When it comes to external GPS antennas that are naturally equipped with an in-dash navigation receiver, there are a few simple guiding rules to follow during their installation. Topping the list here is that you should not make any attempt to modify or cut the antenna in any way. Second, it is a cardinal rule that they remain perpetually connected to the GPS satellites that are orbiting the earth. This is the reason why you must mount them to your car in such a way that there is not going to be much signal interference.
Most of the time, GPS antennas can be mounted on the topmost part of your dash (above or behind the receiver). Nowadays, it is safe to say that satellite signals are more reliable and stronger than ever and this should be more than enough for these antennas to maintain good reception. It is also helpful in keeping the GPS antenna for the car out of sight.
The vast majority of technicians recommend mounting GPS with antenna either along the rear deck or on the dash itself. Provided that it is not in close range to a 2-way antenna or A-pillars and has a clear path to the sky, it should work okay and good.
Under the following conditions, you will want to mount your antenna on your vehicle’s exteriors:
- Your car/auto does have a wired rear defroster
- Your car or auto does have metallic window tint
- Your car window is a solar reflective type
- You radio antenna have a windshield-mounted
If your GPS for car antenna comes with an attached metal sheet or plate, you must ensure that they have a solid connection and are as level as possible. Normally, there is some kind of adhesive solution used here just so the antenna will remain in place. You will need to route your GPS antenna car wire along with your dashboard rear receiver, or through a door seal or window, whichever is most practical and applicable.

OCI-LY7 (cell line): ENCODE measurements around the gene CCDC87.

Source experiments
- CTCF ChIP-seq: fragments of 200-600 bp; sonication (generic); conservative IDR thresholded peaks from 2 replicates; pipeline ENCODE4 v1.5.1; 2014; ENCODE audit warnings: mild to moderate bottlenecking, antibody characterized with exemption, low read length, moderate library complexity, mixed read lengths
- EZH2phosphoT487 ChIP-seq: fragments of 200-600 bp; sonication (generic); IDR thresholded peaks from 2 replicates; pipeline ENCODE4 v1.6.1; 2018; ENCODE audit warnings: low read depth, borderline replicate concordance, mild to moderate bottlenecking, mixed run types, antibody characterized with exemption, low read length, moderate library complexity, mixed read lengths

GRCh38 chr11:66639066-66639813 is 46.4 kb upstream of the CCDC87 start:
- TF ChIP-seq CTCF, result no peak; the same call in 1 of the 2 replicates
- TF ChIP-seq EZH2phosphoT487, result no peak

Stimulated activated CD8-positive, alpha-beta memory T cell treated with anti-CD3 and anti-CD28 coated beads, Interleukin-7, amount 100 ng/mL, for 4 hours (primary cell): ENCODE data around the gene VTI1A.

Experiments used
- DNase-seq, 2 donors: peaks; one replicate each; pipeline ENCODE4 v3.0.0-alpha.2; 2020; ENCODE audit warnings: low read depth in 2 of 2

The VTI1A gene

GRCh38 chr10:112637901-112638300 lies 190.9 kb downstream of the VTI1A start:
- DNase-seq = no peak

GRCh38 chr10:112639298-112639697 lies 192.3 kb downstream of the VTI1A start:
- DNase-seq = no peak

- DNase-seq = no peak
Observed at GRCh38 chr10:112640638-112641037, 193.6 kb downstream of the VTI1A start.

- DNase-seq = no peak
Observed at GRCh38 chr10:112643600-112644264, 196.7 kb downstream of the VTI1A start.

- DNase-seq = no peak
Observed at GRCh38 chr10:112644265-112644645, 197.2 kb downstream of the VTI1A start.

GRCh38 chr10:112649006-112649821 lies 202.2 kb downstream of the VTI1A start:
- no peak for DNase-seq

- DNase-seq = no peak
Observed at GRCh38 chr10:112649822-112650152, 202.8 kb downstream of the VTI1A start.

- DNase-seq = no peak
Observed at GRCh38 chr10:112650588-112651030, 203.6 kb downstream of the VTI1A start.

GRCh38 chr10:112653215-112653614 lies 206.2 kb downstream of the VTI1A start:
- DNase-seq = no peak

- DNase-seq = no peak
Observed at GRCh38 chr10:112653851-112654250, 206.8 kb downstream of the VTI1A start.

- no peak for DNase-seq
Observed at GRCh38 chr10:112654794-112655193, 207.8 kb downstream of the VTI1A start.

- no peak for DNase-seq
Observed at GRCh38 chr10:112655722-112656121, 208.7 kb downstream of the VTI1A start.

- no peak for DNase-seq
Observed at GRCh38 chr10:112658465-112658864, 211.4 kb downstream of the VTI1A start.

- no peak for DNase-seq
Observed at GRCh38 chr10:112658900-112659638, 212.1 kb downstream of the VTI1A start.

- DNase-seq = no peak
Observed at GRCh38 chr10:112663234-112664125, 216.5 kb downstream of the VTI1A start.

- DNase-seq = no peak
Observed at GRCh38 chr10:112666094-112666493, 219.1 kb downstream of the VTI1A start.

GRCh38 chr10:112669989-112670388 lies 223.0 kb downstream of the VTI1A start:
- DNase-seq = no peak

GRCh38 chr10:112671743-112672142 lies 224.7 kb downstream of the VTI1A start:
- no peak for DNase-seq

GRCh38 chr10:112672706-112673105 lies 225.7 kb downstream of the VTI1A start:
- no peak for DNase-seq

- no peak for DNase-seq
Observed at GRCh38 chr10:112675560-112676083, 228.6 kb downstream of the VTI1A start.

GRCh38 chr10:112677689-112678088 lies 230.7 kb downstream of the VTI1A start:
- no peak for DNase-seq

Receivers equipped with a video screen need to have a couple of additional wire connections that are not necessary for non-touch screen stereos. Let us delve deep into some of them here.
Parking brake wire connection
For safety concerns, if the front of the car is equipped with a video screen you must see to it that it is connected to the parking brake wire. The same thing is also applicable to GPS systems. While the vehicle is in motion, some of these advanced navigation functions will be deactivated.
Say, for instance, you want to search out a particular phone number, or that you want to make some tweaks on the unit’s default settings, the first thing you need to do is to pull over. Foot brake connection may be necessitated but this doesn’t happen very often.
Amplified Against Passive GPS Antennas
There are two classifications for external GPS antennas, they are either amplified or passive antenna. If they only receive GPS signals and transmit this to a GPS navigation device, we qualify them as passive. The active ones come with a powered-up amplifier which helps give a boost to the signal power.
Compared to a passive antenna, the active type of antenna comes with more installation challenges and a bit more expensive, too. Besides, you can also have it installed at a greater distance from your GPS. Most of the time, a passive antenna must be installed using a coaxial cable that is no more than 3 feet. Active antennas work better with larger vehicles since you can install them further away.